My next list is the Soon List. Yesterday I visited the Walmart in a town 20 miles from where I live because that store still sells fabric that I can use for the baby blankets and pillow cases made by Heart & Hands. That trip has been on my Soon List for several weeks; the only thing keeping me from going Right Now was weather.

Another Soon task is returning books to the library (before they become Right-Now projects). When I do return them, I'll do some other errands at the same time: banking, post office visit.

My "C" list is called the Whenever List. No surprise (is it?) that it includes cleaning out the garage, sorting Stuff for a church garage sale, sorting fabrics and putting them in different groups . . . .

Already, though, the garage cleaning is begging to be done for the garage sale. (The sale is to be held early in June at the home of a family in our church; proceeds go to our food pantry.) Tasks on the Whenever List in March will become Soon by late April. And if I don't get it done until May, it'll be crowding onto Right-Now.

As I wrote about the Stuff-to-Do in my life, I got nudgings about other types of projects.

What about our relationships? Do we keep in touch with family, friends, neighbors, co-workers? Is this a Whenever project in your life? I hate to admit, it's pretty much Soon or Whenever for me.

Social media has done a lot to help folks stay in touch. For some, that's ideal. For me, it's a chore. I find ways to check up and check in that don't require me to listen to my cell phone's demanding beep.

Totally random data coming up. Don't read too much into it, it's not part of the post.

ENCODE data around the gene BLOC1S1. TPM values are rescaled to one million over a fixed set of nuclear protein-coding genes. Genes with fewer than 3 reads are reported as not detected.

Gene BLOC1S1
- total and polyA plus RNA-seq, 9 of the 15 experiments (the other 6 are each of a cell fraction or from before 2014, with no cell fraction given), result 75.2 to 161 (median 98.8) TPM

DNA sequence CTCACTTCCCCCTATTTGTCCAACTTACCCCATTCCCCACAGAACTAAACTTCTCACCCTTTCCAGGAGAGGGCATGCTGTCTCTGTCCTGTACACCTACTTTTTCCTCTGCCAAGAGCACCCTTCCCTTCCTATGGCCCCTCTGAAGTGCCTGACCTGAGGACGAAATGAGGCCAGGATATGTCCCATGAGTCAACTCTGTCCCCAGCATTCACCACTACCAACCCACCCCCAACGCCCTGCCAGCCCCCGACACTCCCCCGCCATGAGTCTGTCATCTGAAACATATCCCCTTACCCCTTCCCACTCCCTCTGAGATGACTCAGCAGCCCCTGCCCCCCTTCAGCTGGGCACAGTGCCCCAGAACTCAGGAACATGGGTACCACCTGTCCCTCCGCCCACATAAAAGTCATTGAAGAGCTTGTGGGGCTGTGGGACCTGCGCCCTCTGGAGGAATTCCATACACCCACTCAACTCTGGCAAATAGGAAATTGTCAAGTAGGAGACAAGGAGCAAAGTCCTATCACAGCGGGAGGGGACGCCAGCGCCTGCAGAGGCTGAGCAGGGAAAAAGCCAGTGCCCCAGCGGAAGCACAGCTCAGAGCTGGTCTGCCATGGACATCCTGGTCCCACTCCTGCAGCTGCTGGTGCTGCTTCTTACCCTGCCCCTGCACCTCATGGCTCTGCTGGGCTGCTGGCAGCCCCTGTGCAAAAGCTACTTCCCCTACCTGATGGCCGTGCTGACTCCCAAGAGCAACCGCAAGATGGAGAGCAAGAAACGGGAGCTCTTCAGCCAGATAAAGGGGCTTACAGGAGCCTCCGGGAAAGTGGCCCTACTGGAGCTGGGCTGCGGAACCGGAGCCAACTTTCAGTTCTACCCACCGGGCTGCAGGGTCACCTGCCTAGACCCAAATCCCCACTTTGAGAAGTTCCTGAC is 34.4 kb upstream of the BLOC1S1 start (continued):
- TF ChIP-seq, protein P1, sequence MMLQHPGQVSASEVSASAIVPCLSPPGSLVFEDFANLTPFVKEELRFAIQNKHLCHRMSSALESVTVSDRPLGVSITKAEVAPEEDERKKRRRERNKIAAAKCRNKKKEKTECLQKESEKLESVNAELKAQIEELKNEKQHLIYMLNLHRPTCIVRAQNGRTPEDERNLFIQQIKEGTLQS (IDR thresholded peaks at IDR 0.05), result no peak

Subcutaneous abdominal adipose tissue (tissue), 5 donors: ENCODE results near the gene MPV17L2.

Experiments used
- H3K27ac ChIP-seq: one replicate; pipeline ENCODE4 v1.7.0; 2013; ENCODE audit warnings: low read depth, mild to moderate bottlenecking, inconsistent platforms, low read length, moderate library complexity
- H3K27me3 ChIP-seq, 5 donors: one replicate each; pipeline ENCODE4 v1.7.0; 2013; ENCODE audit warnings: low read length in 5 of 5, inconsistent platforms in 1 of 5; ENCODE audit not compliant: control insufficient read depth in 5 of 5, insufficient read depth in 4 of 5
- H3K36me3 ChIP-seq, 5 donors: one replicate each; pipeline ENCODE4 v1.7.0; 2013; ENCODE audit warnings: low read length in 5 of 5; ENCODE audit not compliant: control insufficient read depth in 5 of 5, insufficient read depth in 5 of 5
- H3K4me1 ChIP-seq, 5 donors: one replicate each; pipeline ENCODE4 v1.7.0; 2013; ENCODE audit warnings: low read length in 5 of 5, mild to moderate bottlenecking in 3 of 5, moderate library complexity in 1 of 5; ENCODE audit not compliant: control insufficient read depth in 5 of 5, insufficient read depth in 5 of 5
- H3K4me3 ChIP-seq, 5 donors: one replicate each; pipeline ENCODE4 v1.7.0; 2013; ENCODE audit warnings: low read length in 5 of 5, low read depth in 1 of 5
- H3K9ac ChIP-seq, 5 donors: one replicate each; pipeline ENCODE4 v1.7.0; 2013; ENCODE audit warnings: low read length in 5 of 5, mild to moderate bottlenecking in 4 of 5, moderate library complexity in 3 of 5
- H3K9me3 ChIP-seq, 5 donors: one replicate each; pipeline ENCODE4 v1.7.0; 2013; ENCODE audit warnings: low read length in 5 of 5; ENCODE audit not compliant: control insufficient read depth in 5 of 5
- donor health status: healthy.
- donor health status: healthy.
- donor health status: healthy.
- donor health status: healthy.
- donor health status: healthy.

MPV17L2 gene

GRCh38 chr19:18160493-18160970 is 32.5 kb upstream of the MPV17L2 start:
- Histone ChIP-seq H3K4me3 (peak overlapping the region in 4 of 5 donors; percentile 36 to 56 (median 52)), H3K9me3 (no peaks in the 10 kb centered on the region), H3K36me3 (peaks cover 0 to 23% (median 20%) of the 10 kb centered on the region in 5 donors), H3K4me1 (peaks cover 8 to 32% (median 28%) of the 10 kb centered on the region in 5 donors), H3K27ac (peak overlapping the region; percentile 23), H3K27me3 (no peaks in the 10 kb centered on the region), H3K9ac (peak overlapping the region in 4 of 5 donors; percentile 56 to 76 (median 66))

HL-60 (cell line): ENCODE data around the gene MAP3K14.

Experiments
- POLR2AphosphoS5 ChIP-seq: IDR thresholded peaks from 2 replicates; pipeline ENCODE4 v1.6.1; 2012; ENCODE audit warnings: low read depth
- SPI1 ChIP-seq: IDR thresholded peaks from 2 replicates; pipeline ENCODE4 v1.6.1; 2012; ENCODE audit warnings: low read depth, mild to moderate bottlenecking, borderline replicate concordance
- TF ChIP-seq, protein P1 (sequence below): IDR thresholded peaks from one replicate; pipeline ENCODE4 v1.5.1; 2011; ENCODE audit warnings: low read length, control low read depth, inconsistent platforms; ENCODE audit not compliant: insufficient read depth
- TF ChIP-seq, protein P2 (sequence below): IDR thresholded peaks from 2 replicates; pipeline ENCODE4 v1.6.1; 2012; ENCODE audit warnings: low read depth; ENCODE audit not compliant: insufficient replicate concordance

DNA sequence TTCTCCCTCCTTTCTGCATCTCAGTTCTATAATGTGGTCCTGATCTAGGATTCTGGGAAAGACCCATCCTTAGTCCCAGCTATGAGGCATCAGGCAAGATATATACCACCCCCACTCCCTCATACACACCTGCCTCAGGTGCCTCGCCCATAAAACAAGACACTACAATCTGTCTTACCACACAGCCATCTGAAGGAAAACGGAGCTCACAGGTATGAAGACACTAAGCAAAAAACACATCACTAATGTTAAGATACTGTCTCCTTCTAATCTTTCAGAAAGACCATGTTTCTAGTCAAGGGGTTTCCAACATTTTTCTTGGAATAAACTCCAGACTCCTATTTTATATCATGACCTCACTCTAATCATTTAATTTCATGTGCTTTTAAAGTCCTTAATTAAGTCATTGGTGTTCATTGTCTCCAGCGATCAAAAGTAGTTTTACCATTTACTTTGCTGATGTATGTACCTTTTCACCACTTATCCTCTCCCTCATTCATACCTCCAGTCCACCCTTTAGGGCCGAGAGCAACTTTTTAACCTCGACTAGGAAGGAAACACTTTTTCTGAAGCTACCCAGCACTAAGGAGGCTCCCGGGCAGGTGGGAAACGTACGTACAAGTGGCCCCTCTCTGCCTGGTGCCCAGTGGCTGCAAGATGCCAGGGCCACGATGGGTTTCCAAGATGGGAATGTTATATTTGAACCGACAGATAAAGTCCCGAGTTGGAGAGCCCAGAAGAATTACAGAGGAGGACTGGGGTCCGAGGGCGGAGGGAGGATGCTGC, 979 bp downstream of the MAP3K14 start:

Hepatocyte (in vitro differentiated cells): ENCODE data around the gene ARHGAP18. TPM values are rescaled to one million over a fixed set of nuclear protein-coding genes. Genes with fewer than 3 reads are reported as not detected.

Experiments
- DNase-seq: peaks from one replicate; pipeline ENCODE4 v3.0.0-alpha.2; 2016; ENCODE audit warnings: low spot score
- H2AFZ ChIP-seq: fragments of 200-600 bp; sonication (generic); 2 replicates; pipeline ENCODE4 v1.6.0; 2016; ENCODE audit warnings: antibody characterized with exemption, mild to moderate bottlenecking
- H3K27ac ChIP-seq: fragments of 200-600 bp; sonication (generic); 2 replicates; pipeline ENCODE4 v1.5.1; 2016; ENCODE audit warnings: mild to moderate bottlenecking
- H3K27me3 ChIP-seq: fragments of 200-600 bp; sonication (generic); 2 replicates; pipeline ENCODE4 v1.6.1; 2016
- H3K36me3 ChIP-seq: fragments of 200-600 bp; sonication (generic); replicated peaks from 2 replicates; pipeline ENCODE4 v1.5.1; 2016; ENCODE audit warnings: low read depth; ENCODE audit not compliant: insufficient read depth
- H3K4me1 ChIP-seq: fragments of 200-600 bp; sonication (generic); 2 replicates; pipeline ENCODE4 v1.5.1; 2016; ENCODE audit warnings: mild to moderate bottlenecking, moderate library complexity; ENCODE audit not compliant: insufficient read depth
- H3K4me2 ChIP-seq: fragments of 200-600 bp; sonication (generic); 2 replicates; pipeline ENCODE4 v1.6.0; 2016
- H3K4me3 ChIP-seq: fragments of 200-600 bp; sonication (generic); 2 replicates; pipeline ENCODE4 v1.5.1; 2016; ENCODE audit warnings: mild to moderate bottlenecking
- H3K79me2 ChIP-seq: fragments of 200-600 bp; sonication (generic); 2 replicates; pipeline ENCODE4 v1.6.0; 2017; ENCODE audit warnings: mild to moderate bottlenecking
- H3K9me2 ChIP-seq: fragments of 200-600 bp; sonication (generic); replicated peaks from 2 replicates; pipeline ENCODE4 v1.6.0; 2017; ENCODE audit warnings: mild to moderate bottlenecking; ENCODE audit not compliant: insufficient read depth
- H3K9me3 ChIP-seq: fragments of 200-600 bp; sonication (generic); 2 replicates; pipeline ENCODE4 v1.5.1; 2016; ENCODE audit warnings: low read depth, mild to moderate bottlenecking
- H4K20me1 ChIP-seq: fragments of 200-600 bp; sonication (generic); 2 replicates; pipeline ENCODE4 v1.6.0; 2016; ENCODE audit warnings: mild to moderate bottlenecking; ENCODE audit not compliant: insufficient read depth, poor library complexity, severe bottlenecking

What about community involvement? Need some suggestions? Here are a few, free for the taking:
  • serve at a soup kitchen
  • volunteer at a food pantry
  • volunteer at a hospital or school or library
  • volunteer at an animal shelter
  • offer your services to a youth group--community or church
  • knit/sew for a charity
  • be a driver for folks who no longer drive
These may be Right-Now kinds of projects for you. And if they're not "in perpetuity," remember that your one hour volunteered helps somebody. If you knit one hat or sew one blanket, one more child or adult will be kept warm.

One big benefit of Right-Now-ness--you're in the moment. You're present, right now. 

Time/duration is immaterial. One hour reading to a child in elementary school . . . two hours at a homeless shelter . . . four hours toting Girl Scout cookies from the warehouse to the moms' SUVs . . . half a day at a marathon handing out oranges to runners. . . .